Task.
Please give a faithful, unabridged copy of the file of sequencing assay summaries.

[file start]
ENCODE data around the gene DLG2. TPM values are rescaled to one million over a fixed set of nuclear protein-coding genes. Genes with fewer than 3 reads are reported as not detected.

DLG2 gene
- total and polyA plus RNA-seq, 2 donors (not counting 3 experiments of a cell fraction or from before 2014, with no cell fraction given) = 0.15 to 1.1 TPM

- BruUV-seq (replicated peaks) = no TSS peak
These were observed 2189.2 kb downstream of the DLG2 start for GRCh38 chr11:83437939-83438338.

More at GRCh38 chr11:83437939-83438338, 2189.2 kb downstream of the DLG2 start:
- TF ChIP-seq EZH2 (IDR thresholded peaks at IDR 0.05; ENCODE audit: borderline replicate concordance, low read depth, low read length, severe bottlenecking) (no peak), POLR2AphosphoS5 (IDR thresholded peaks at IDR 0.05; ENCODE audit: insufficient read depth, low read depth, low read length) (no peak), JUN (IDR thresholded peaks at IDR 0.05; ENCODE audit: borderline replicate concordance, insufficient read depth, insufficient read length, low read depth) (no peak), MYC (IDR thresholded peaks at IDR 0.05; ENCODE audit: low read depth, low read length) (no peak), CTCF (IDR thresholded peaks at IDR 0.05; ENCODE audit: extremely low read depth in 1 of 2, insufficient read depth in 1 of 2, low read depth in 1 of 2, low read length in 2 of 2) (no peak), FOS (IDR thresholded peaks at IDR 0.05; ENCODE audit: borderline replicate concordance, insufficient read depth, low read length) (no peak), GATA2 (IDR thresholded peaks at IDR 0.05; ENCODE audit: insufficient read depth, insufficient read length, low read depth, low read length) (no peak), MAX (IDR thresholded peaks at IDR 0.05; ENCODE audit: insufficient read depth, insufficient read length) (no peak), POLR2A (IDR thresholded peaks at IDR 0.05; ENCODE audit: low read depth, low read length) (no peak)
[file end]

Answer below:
ENCODE data around the gene DLG2. TPM values are rescaled to one million over a fixed set of nuclear protein-coding genes. Genes with fewer than 3 reads are reported as not detected.

DLG2 gene
- total and polyA plus RNA-seq, 2 donors (not counting 3 experiments of a cell fraction or from before 2014, with no cell fraction given) = 0.15 to 1.1 TPM

- BruUV-seq (replicated peaks) = no TSS peak
These were observed 2189.2 kb downstream of the DLG2 start for GRCh38 chr11:83437939-83438338.

More at GRCh38 chr11:83437939-83438338, 2189.2 kb downstream of the DLG2 start:
- TF ChIP-seq EZH2 (IDR thresholded peaks at IDR 0.05; ENCODE audit: borderline replicate concordance, low read depth, low read length, severe bottlenecking) (no peak), POLR2AphosphoS5 (IDR thresholded peaks at IDR 0.05; ENCODE audit: insufficient read depth, low read depth, low read length) (no peak), JUN (IDR thresholded peaks at IDR 0.05; ENCODE audit: borderline replicate concordance, insufficient read depth, insufficient read length, low read depth) (no peak), MYC (IDR thresholded peaks at IDR 0.05; ENCODE audit: low read depth, low read length) (no peak), CTCF (IDR thresholded peaks at IDR 0.05; ENCODE audit: extremely low read depth in 1 of 2, insufficient read depth in 1 of 2, low read depth in 1 of 2, low read length in 2 of 2) (no peak), FOS (IDR thresholded peaks at IDR 0.05; ENCODE audit: borderline replicate concordance, insufficient read depth, low read length) (no peak), GATA2 (IDR thresholded peaks at IDR 0.05; ENCODE audit: insufficient read depth, insufficient read length, low read depth, low read length) (no peak), MAX (IDR thresholded peaks at IDR 0.05; ENCODE audit: insufficient read depth, insufficient read length) (no peak), POLR2A (IDR thresholded peaks at IDR 0.05; ENCODE audit: low read depth, low read length) (no peak)